I first visited Havana in November 2016, a few days after Fidel Castro died, and just under a year before Hurricane Irma hit Cuba in September 2017. Since then, much has changed, including the hand-painted signs that punctuate the journey from the airport to the city centre, which today do not celebrate the revolution so much as the 'Unidad y...
The exhibition Beyond Boundaries at Somerset House in London (12 March–2 April 2019) marked the historic contributions of the Central Academy of Fine Arts, Beijing (CAFA) and the Slade School of Fine Art, University College London, on the occasion of their 100th and 150th anniversaries, respectively. Spread across several rooms of Somerset House's...
The National 2019: New Australian Art features work by 70 contemporary Australia-based artists split across three venues: the Art Gallery of New South Wales (AGNSW), Carriageworks, and the Museum of Contemporary Art Australia (MCA) (29 March–21 July 2019), as curated by Isobel Parker Philip, curator of photographs at AGNSW; Daniel Mudie Cunningham,...
Sadie Coles HQ is delighted to present the gallery's first exhibition with Katja Seib–also the artist's first solo presentation in London. Seib's new paintings (all 2018) form an interconnected group throughout which lucid figuration blurs into dreamlike symbolism. Alternately time-intensive and rapid, her works share a quality of psychological depth and atmospheric nuance.
In a group of large canvases, closely related in theme and iconography, Seib depicts individuals ranging from real-life models to imaginary personae. The paintings are made variously on rough burlap and found textiles–materials which permeate both their texture and imagery. Girl with Teapot shows a girl seated at a table, cast in the glow of her iPhone. The underlying textile is used to represent both the tablecloth in the foreground and–tinted a darker shade–the wallpaper behind. Seib found the material in Los Angeles's fabric district; the real-life object intrudes upon–and becomes identical with–the painted image, in such a way as to parallel the larger interplay of the real and the fictive in her paintings.
Seib's paintings are marked by recurring symbols and subjects. Eve's Curse depicts a woman reclining on a bed beneath a picture: female sexuality and subjectivity are examined through the prism of Eve and the serpent. The related motif of an apple appears in the installation hello there: a painted piece of fruit hangs between two inscribed canvases, doubling and inverting the imagery of another painting, Real life is stranger than my dreams. Snakes appear in multiple guises, embodying the paintings' various strands of meaning–ornamental, symbolic, formalist. The formula of a figure in bed, viewed from an elevated cinematic perspective, together with that of a 'picture within a picture', appears in Dreams and Forgetting and You made your bed, now sleep in it.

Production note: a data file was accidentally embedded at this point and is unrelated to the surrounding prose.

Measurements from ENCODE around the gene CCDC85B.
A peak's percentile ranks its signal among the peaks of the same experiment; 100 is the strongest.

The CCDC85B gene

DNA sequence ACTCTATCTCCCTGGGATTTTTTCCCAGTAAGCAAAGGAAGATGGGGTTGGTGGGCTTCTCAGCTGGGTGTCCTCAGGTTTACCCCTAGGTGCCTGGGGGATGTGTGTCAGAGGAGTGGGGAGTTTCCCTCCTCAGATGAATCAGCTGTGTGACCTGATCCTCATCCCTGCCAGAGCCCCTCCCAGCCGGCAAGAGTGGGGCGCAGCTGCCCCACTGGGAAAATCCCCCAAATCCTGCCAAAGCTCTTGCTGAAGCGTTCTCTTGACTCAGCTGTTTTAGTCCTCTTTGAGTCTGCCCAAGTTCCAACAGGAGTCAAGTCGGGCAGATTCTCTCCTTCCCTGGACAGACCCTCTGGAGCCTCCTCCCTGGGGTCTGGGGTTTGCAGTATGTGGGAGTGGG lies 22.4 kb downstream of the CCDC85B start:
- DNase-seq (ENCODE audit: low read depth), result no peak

In the latter, a girl lies back, her outspread hair rising into a filmy veil that covers the top half of the picture to create a split scene–a structure that appears in many of Seib's paintings. Reality shades ambiguously into fantasy: cradled like a statuette in the girl's hand is the motif of Europa and the Bull (borrowed from a Jugendstilillustration by German artist Adolf Munzer)–an ancient mythic 'inset' that variously implies transgressive desire, the line between sexual coercion and complicity, and the condition of Europe. Reflecting this plurality of meaning, two giant hands intrude on the top of the image, clutching a massive rolling pin–either a figment of the girl's imagination, or a real and impending threat.
Throughout her new paintings, Seib plays with light and colour, using fluctuations in shadow and tone to convey–or render ambiguous–spatial depth. Her figures are often shrouded in darkness or literally veiled, in an extension of the delicate layering (of paint and fabric) that gives rise to each picture. Installed upstairs are multiple smaller works, made on identically-sized square canvases, each produced within the space of a day. These are based primarily on photographs that Seib has taken of people she has encountered in Los Angeles. Painted more quickly and lightly than her larger canvases, she likens these works to drawings–each is an open-ended experiment. Yet the canvases also mirror and magnify the charged symbolism of her more 'finished' pieces, repeating their interplay of illusionistic content and surface patterning, and suggesting a cast of characters coming into being. Throughout her new paintings Seib evokes a world that is alternately luminous and nocturnal, mundane and surreal. Repeatedly, the viewer is inveigled into this world. The pictorial space seems to extend into, or recede from, the real space of the viewer, so that we are invited to be participants and subjects as much as detached observers.
Katja Seib (b. 1989, Düsseldorf, Germany) studied at the Fine Art Academy of Düsseldorf. She has been featured in exhibitions including Salon des Amateurs, a presentation of works by the pupils of Peter Doig and Tomma Abts, at Tramps London (2017), and Figure of Speech, Cassina Projects, New York (2016). Seib lives in Los Angeles.
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